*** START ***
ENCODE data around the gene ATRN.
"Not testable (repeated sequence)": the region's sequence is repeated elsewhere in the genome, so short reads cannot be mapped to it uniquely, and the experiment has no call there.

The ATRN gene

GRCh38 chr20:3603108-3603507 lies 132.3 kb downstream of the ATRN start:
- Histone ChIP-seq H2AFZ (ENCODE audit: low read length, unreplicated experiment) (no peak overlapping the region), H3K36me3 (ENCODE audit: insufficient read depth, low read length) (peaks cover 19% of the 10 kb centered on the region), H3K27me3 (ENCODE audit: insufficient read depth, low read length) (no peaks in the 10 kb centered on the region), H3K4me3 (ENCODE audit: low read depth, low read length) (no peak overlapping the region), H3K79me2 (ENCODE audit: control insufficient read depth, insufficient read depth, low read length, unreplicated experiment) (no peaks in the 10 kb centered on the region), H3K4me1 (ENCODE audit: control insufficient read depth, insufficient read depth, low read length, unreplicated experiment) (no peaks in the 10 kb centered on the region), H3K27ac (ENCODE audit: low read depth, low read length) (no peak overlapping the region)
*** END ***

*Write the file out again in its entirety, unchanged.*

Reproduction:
ENCODE data around the gene ATRN.
"Not testable (repeated sequence)": the region's sequence is repeated elsewhere in the genome, so short reads cannot be mapped to it uniquely, and the experiment has no call there.

The ATRN gene

GRCh38 chr20:3603108-3603507 lies 132.3 kb downstream of the ATRN start:
- Histone ChIP-seq H2AFZ (ENCODE audit: low read length, unreplicated experiment) (no peak overlapping the region), H3K36me3 (ENCODE audit: insufficient read depth, low read length) (peaks cover 19% of the 10 kb centered on the region), H3K27me3 (ENCODE audit: insufficient read depth, low read length) (no peaks in the 10 kb centered on the region), H3K4me3 (ENCODE audit: low read depth, low read length) (no peak overlapping the region), H3K79me2 (ENCODE audit: control insufficient read depth, insufficient read depth, low read length, unreplicated experiment) (no peaks in the 10 kb centered on the region), H3K4me1 (ENCODE audit: control insufficient read depth, insufficient read depth, low read length, unreplicated experiment) (no peaks in the 10 kb centered on the region), H3K27ac (ENCODE audit: low read depth, low read length) (no peak overlapping the region)